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Union declares strike in world’s LARGEST copper mine in Chile after labor negotiations fail

Union declares strike in world’s LARGEST copper mine in Chile after labor negotiations fail
A labor union has voted to approve a strike at Escondida, the world’s largest copper mine, located in the Atacama Desert, Chile, where the miners are demanding better work conditions and benefits during the pandemic.

The mine’s Union No 1 said that 2,164 of its members, or 99,5% of those who had voted, had chosen to reject a final contract offer, and that it had approved the strike.

“The resounding result once against demonstrates that… our ranks believe that this offer doesn’t contain any progress towards [addressing] the legitimate demands of the workers,” the union said, in a statement late on Saturday.

It also said the vote should become a “decisive wake-up call” for the mine’s owner, the Australian-based mining giant BHP Group, to start “substantive talks.”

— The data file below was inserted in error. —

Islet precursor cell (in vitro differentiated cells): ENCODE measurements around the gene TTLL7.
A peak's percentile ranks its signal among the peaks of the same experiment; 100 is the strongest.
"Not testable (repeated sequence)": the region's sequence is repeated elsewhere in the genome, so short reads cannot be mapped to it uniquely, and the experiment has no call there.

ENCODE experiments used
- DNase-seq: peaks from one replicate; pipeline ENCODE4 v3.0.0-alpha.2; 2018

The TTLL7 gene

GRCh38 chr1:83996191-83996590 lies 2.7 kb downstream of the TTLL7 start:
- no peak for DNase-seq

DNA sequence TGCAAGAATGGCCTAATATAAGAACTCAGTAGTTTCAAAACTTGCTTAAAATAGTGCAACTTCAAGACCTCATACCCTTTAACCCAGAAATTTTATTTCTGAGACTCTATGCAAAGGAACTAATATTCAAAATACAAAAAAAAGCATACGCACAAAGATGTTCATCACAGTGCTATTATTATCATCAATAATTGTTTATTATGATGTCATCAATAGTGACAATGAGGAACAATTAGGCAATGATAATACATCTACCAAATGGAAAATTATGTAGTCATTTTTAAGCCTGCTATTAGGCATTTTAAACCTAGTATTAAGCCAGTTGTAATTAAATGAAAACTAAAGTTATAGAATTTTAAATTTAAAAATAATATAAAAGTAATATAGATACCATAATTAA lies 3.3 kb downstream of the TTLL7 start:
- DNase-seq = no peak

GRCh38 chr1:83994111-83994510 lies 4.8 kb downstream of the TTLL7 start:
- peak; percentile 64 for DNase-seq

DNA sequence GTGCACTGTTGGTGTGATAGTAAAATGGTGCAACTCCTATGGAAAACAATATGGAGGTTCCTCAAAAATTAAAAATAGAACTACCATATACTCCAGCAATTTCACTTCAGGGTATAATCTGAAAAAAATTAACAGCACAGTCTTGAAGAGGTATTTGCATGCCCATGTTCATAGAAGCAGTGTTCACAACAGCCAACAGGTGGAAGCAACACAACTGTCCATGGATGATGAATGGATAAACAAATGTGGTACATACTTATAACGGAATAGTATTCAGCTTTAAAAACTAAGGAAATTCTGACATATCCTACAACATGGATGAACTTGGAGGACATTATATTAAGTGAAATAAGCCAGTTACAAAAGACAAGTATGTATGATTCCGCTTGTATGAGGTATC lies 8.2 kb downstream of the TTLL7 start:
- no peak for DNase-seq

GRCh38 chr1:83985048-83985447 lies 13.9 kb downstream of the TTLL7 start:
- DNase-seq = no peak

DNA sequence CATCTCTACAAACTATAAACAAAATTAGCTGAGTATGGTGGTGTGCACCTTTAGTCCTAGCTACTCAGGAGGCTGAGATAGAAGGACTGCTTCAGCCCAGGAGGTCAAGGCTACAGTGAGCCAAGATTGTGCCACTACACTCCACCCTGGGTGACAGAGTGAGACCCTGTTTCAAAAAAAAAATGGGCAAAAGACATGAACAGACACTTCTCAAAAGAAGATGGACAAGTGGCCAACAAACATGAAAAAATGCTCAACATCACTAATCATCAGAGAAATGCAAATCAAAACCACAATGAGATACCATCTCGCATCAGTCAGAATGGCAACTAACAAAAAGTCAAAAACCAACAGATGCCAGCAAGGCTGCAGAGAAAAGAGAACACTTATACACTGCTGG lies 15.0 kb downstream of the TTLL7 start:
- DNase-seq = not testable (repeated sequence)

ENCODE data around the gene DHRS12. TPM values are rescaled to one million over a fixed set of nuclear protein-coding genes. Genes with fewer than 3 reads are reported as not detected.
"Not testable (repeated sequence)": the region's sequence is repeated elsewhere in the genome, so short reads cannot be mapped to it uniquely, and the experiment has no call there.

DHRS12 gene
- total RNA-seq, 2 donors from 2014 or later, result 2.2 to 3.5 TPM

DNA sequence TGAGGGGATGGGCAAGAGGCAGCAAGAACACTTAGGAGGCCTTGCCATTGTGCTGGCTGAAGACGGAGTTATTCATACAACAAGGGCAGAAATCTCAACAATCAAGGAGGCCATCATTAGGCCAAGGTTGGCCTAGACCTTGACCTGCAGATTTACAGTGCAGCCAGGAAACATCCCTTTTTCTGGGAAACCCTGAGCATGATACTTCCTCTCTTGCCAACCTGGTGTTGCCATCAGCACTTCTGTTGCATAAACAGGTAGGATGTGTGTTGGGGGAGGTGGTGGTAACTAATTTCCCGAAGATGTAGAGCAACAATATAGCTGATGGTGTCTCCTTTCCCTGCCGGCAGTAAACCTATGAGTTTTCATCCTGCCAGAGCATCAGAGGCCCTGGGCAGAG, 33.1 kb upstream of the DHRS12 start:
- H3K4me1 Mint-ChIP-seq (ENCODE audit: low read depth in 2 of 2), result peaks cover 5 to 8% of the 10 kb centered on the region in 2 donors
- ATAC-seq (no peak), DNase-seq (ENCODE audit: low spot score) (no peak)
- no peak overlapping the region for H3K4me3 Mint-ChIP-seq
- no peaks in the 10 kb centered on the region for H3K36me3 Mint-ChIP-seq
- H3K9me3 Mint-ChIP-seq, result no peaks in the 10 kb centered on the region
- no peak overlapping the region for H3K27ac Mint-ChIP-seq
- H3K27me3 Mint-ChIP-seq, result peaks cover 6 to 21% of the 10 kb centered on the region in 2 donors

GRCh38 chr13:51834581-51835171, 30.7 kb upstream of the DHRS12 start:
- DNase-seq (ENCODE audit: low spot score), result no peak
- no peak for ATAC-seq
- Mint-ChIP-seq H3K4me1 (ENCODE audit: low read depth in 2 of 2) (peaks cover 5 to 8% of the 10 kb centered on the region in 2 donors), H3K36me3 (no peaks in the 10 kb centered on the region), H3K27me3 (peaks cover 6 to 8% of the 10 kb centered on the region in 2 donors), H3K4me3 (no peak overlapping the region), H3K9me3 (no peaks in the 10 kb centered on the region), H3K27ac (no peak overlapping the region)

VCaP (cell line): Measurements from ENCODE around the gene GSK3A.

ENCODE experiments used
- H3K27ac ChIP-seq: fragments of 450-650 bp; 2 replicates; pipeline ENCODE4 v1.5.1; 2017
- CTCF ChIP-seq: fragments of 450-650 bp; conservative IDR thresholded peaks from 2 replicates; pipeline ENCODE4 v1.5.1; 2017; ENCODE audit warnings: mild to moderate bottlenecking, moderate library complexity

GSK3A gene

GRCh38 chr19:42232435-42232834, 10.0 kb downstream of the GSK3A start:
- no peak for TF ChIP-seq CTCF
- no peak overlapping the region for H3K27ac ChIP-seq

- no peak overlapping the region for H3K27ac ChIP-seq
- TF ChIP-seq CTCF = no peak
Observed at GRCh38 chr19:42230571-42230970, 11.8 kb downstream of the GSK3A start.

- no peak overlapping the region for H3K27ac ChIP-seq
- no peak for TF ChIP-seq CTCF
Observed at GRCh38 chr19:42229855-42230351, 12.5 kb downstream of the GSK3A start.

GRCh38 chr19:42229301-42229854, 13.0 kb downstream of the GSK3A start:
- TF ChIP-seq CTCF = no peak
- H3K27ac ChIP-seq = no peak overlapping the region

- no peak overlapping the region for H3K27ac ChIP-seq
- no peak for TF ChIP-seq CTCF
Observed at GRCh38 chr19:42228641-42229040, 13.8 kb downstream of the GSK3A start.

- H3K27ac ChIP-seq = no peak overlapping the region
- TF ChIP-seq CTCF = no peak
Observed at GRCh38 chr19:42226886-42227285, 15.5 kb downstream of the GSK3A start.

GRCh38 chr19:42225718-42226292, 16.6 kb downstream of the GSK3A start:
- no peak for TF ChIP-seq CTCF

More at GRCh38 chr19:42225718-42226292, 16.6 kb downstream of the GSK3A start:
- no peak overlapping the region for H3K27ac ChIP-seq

The Federation of Copper Workers (FTC), an umbrella union group, said that miners did not stop contributing to the Chilean economy during the Covid-19 pandemic and are demanding “fair labor and human relations.”

While the exact terms of the offer were not released, the union is demanding an additional bonus equivalent of 1% of dividends paid to the mine’s owners as a recognition of the sacrifices made by workers during the pandemic, according to Chilean media.   

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BHP said in a statement to Reuters this week that its offer contained improvements to the current work environment, and new benefits, and was a result of conversations with workers.

After the vote, the company said it remains committed to dialogue and reaching an agreement with the union at upcoming government-mediated talks.

During the previous labor dispute in 2017, miners at Escondida went on a strike for more than 40 days, demanding better contracts.

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